Warning: Attempting to revert the SPLUNK_HOME ownership
Warning: Executing "chown -R splunk /opt/splunkforwarder"
WARNING: Server Certificate Hostname Validation is disabled. Please see server.conf/[sslConfig]/cliVerifyServerName for details.
Splunk username: admin
Added forwarding to:

I tried running a search, but the disk space limitations finally became apparent:

Search not executed: The minimum free disk space (5000MB) reached for /opt/splunk/var/run/splunk/dispatch. user=admin., concurrency_category="historical", concurrency_context="user_instance-wide", current_concurrency=0, concurrency_limit=5000

I increased disk to 16 GB. (I’d never done that before for an EC2 instance, but it was surprisingly easy.)

I needed to add something to monitor. On the target web server host I ran the following:

$ sudo -u splunk /opt/splunkforwarder/bin/splunk add monitor /var/www/chris/data/logs

The resulting output included the following message:

Checking: /opt/splunkforwarder/etc/system/default/alert_actions.conf
                Invalid key in stanza [webhook] in /opt/splunkforwarder/etc/system/default/alert_actions.conf, line 229: enable_allowlist (value: false).

It’s not clear if that’s actually a problem, and a few search results suggested it wasn’t worth worrying about.

Everything was configured to forward data from the web server to Splunk. How could I find the data? I tried running a simple Splunk search:


0 events returned. I also checked the indices at, which showed there were 0 events in the main index.

I ran tcpdump on the target web server and confirmed there were successful connections to on port 9997/tcp:

sudo tcpdump -i eth0 -nn port 9997

I tried another search on the Splunk web interface, this time querying some of Splunk’s internal indexes:

index=_* osric

Several results were present. Clearly communication was happening. But where were the web logs?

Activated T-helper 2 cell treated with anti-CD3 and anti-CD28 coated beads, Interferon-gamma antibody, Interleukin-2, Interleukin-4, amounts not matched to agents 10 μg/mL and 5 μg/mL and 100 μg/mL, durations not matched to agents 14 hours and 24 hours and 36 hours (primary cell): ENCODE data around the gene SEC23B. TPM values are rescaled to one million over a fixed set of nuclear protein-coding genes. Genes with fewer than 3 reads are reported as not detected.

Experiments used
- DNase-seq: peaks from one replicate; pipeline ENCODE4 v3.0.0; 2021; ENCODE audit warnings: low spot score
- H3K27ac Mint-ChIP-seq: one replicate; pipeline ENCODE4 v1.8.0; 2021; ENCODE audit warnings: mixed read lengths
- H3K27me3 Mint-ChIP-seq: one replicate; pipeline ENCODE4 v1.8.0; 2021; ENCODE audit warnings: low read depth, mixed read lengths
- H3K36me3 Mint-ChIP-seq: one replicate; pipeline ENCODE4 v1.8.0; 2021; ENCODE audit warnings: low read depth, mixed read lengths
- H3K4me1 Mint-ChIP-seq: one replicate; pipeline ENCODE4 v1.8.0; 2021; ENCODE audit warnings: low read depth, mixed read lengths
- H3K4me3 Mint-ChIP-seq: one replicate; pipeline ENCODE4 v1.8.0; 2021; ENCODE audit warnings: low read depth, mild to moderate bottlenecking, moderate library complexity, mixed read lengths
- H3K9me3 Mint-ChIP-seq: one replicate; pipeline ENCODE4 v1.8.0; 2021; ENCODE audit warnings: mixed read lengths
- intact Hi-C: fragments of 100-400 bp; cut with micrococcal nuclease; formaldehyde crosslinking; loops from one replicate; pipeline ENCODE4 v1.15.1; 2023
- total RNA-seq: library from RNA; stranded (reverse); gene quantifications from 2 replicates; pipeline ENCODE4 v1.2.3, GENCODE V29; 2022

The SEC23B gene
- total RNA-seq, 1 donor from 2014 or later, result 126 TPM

The splunk user on the target web server doesn’t have permissions to read the web logs! I ran the following:

chown apache:splunk /var/www/chris/data/logs/osric*

After that change, the Indexes page in the Splunk web interface still showed 0 events in the main index.

I followed the advice on What are the basic troubleshooting steps in case of universal forwarder and heavy forwarder not forwarding data to Splunk?, but still wasn’t seeing any issues. I took a close look again at the advice to check permissions. Tailing a specific log file worked fine, but getting a directory listing as the splunk user failed:

$ sudo -u splunk ls logs
ls: cannot open directory logs: Permission denied

Of course! The splunk user had access to the logs themselves, but not to the directory containing them. It couldn’t enumerate the log files. I ran the following:

$ sudo chgrp splunk logs

That did it! Logs were flowing! Search queries like the following produced results on the Splunk web interface:


The search was slow, and there were warnings present when searching:

Configuration initialization for /opt/splunk/etc took longer than expected (1964ms) when dispatching a search with search ID 1676220274.309. This usually indicates problems with underlying storage performance.